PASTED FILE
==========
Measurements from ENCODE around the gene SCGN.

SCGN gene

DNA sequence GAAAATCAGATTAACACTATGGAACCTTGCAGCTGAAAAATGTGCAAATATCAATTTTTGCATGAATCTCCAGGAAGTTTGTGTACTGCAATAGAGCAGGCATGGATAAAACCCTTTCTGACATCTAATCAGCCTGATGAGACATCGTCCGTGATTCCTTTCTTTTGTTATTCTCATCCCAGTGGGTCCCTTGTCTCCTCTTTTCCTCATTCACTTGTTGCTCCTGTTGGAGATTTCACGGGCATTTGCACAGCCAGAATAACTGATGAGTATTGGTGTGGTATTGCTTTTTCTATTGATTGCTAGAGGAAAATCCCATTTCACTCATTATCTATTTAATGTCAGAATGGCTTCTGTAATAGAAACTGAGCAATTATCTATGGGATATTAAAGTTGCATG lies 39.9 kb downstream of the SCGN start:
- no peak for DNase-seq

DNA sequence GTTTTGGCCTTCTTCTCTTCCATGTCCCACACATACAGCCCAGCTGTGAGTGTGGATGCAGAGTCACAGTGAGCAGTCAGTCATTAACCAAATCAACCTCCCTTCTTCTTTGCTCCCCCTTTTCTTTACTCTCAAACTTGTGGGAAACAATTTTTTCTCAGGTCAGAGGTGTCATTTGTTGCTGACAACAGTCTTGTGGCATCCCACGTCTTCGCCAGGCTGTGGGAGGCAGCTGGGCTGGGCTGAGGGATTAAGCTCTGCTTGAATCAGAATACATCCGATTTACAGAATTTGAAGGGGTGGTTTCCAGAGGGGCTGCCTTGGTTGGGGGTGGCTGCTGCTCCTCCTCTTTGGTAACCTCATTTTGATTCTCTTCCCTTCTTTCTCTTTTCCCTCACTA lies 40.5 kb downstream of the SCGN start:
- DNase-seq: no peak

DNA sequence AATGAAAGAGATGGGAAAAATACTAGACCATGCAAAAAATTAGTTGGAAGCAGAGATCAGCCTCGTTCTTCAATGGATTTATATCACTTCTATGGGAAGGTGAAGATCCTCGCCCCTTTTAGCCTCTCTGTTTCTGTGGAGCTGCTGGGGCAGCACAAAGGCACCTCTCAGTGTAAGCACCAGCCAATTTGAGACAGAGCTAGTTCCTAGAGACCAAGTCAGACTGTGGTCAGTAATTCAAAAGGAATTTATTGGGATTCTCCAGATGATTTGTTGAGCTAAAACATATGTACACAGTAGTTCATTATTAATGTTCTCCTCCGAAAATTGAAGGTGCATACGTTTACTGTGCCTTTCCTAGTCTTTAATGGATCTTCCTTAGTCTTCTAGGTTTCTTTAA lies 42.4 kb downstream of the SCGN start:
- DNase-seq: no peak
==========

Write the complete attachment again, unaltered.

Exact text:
Measurements from ENCODE around the gene SCGN.

SCGN gene

DNA sequence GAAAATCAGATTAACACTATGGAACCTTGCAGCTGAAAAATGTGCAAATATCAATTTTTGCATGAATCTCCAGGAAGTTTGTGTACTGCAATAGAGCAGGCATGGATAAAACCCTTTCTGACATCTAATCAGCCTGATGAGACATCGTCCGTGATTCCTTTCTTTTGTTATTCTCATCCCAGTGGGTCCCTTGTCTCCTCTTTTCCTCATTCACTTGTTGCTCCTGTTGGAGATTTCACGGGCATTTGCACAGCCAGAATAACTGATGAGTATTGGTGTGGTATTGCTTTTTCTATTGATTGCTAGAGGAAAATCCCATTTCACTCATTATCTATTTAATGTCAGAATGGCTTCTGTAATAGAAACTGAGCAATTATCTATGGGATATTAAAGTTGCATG lies 39.9 kb downstream of the SCGN start:
- no peak for DNase-seq

DNA sequence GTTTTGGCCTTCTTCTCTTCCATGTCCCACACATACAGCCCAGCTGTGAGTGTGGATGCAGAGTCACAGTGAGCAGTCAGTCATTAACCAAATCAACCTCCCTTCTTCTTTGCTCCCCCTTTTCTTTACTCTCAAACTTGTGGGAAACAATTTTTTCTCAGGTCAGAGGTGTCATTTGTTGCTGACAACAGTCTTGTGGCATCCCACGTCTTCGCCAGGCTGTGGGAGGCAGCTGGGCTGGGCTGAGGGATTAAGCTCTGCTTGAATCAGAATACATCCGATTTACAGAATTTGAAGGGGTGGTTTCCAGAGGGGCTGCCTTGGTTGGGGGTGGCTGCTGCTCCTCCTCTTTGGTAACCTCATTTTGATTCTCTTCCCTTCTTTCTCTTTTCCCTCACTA lies 40.5 kb downstream of the SCGN start:
- DNase-seq: no peak

DNA sequence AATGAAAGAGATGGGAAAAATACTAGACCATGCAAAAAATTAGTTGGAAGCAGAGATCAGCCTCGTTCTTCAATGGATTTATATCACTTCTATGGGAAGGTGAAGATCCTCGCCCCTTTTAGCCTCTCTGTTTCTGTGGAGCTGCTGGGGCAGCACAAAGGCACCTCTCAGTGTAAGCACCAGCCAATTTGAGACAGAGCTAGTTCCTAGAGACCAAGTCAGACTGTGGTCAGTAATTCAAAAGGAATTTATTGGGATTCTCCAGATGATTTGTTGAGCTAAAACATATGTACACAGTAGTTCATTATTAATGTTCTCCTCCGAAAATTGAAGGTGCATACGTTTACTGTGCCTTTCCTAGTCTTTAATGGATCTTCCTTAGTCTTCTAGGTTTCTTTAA lies 42.4 kb downstream of the SCGN start:
- DNase-seq: no peak